Begining the new Year / Decade with feeling good

Source: Lavyainitiative


My Brother and the Wisdom of Mother Jones

Friday, 17 December

When I was 18, my friend Kristi gave me a bookmark inscribed with the following, “Some people come into our lives, leave footprints on our hearts, and we are never the same”. As the years have passed, I have held on to this sacred memento of a friendship that has weathered time, tragedy and tears. Almost 25 years have come and gone, and admittedly, at times, I have laughed to myself at such a simple platitude–especially during my haughty years of studying philosophy. With age, however, one seems to appreciate the simple truths more than the complicated, and cherish the people most, who write their names indelibly across our souls.

As I left for India, I was already feeling lucky. I was getting to travel with two friends I adore (yes, Jeremy and David, that means you), and I was working for a company whose mission I cherished. Each day visiting children, schools, activists and educators, I thought my heart would explode. Then came the day after my night like the Buddha (see previous post), when it almost did.

Traversing bumpy and gravel roads, I tried to keep my eyes closed. My stomach was in no mood for chaos, let alone movement. We were slated to visit a child labor rehabilitation center outside Hyderabad, in the rural area of Palamoor, about 2 hours by car. I had never craved Gatorade so badly, nor questioned the soundness of my judgement so sourly. Then came Veeru.

When presented with my itinerary, Kiran explained that I would have fellow activists/journalists/social workers joining at various points along the way. He failed to mention, however, that I would be gaining a brother. From the moment he entered the car, I was enveloped in kindness. Five of minutes of conversation, and the passion he felt for his work was palpable. We’d read the same books, followed the same social issues and political movements. I was the social worker, he was the roving ethnographer and human rights advocate, studying folklore and traditional practices. In short, he was the male, Indian version of me! Wonder Twin Powers, activate!

With a roadside stop for Oral Rehydration Salts, both my body and mood were returning to normal. By the time we reached the rehabilitation center, I felt like I had read an encyclopedia on traditional practices in Western Andhra Pradesh. As kilometers passed, Veeru held our attention with fascinating details that were counter-intuitive to what he had assumed of traditional Indian culture at the outset. Yep. Turns out we were wrong.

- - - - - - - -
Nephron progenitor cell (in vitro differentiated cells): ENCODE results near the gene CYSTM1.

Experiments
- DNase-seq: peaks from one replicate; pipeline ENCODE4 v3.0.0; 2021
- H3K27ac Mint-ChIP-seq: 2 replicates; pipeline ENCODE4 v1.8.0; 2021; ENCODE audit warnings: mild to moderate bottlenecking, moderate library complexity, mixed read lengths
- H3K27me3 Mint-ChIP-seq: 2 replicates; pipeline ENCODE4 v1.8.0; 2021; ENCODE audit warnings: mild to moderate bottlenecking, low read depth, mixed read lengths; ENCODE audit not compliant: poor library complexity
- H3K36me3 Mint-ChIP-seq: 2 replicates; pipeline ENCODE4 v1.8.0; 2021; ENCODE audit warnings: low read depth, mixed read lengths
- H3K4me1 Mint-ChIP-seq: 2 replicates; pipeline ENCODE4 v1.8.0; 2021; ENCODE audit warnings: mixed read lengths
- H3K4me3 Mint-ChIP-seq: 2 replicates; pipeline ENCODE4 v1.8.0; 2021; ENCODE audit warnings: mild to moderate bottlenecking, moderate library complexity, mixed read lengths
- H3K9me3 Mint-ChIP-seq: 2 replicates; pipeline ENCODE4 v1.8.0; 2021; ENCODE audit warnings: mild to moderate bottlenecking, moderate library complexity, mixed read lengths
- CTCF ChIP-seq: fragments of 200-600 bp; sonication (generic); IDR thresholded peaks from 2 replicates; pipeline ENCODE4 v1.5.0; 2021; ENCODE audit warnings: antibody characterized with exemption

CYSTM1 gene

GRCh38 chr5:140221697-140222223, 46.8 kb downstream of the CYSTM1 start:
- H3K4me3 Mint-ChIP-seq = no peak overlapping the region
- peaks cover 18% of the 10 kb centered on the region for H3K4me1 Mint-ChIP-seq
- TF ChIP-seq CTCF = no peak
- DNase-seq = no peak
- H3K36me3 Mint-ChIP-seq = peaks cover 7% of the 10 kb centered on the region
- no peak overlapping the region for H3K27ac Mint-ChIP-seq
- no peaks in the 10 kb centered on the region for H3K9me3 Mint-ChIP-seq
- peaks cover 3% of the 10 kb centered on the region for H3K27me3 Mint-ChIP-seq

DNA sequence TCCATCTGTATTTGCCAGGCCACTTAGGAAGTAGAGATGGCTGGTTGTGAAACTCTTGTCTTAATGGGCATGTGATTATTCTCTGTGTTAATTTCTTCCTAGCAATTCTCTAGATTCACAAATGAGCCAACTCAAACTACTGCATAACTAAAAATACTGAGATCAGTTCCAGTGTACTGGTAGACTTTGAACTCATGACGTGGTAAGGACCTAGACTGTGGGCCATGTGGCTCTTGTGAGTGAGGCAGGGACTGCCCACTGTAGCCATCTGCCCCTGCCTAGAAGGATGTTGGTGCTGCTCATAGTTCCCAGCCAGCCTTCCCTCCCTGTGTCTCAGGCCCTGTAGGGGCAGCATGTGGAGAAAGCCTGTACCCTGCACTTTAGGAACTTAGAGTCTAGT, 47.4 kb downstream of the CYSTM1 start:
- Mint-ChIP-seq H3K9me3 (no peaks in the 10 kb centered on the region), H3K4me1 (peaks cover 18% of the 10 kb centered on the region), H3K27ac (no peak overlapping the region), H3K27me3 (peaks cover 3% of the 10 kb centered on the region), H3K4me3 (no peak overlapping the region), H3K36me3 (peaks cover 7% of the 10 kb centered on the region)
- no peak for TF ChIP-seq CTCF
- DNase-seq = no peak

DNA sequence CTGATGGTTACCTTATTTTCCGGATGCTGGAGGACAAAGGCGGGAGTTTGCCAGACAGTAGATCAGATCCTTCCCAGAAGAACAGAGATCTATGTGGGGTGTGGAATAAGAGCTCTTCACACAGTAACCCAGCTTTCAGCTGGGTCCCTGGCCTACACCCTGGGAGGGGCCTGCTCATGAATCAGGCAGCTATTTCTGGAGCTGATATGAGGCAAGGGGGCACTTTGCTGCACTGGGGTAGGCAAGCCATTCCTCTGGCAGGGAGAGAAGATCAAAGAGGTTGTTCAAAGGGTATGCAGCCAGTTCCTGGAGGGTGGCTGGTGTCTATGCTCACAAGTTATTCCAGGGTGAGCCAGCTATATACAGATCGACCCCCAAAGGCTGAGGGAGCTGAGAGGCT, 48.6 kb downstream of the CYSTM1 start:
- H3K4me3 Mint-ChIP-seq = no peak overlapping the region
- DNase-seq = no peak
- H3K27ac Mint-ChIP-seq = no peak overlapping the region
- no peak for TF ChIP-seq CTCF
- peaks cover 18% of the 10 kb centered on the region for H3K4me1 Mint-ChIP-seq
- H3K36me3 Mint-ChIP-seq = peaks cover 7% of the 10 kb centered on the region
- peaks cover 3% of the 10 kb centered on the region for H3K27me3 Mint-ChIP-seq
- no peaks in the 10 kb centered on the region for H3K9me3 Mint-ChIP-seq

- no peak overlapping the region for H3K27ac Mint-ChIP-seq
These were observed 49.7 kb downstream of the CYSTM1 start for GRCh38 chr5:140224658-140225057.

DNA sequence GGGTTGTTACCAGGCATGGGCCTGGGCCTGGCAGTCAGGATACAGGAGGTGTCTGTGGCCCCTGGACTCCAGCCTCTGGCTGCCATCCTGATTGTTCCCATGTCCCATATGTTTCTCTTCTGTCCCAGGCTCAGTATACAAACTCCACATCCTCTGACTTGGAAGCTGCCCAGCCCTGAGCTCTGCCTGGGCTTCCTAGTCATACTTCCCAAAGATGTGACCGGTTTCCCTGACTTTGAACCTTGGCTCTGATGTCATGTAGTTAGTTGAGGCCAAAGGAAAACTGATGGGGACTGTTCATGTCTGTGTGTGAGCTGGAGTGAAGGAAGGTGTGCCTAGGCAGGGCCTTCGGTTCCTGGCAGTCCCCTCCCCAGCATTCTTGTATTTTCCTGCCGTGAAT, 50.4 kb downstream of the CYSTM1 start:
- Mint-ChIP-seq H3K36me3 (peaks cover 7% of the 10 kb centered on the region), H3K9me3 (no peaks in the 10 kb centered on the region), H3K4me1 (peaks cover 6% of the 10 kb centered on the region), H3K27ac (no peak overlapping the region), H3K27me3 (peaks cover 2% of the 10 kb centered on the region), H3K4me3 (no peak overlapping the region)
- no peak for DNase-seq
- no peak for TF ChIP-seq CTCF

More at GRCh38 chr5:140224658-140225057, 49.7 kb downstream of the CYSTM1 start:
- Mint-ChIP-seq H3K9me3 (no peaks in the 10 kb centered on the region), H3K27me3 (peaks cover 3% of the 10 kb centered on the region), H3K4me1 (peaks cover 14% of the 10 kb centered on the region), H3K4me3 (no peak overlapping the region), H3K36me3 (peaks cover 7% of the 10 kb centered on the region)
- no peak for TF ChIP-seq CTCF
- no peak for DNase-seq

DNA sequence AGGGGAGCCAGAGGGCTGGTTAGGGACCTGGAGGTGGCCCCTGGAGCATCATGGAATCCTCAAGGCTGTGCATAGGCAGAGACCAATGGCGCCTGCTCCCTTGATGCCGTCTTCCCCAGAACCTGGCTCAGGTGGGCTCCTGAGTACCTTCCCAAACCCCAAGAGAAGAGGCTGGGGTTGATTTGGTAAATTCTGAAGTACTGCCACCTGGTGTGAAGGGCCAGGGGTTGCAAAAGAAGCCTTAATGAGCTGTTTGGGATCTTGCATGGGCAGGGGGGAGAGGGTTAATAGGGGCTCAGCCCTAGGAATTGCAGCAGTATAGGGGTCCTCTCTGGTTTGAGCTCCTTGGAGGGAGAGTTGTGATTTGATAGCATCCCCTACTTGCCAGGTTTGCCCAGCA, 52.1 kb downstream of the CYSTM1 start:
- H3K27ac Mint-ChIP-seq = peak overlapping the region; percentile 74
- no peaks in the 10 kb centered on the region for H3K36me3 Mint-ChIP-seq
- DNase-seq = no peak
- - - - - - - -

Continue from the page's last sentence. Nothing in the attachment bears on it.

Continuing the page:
During our trip, we learned that the area to which we were travelling had a rich history, heavily gilded in superstition. Villages were founded and run on female-based deities, with women then playing prominent roles in their societies. Lineages of women were appointed by priests, who were then designated to become sacred prostitutes, in holy offering to the entire village. This profession was not age-based, meaning that the lineage could be made up of a range of ages/women from the same family, i.e., from great-grandma on down. Mirroring the sacred in the every day, pre-pubescent girls were considered sacred, and were invited at planting and harvest time to crush and scatter the cotton seeds, ensuring a blessed and increased season.

Though some of these practices have died out, scholars and researchers (such as Veeru) are finding additional resources to further shed light on these traditions, as the government of India recently passed its own version of the US Freedom of Information Act. For example, similar to China’s policy, yet opposite in gender, unwanted pregnancies in these societies were managed via ultrasounds, with girls being kept and boys being aborted. If the pregnancy were to go full-term with a boy-child, the mother would be summarily sent away from her village. Within this culture, STD’s are not managed/tested for, so long as the girl/woman remains outwardly healthy.

In the extreme Western provinces of AP, drinking problems have further exacerbated any of these remaining practices. As in Sardinia, the local “wine” is used in the realm of daily life, for everything from celebrations to eating to just coming home. As migration to the urban centers has become more prevalent, poverty levels in the rural districts have continued to plummet.

It is said the economy of this region now runs on “cell phones and real estate”. Cell phones are purchased by one or two individuals, who in turn, charge a fee to each person wishing to use it. Plots of family real estate once rich with cultivation, are parceled off and sold to the highest bidder, often an urban absentee landlord, waiting for Hyderabad’s development to spread westward. Under these conditions, depression and social issues soar, in turn, leading to increased alcohol consumption. Girls, once jewels of their family, are forced to drop from school and begin working, in order to ensure the family’s survival, further greasing the wheel of the child labor machine. Damned if you, damned if you don’t.

My notebook was filling up fast. I was reminded of that Far Side cartoon, the one with the student raising his hand and asking the teacher to be excused, simply stating, “My brain is full”. I was at a loss. In a few moments time, I would be transported to a new set of children, exposed to a new set of problems, scribbling notes again furiously. How do you make sense of such screaming inequities, knowing in your heart, that neither you, nor they asked to be born into your respective stations? For a moment, I closed my eyes. No answers came, only the wisdom of Mother Jones: “Pray for the dead, fight like hell for the living”.

I opened my eyes, and stepped from the car. I was going into battle, but I was armed with my brother.

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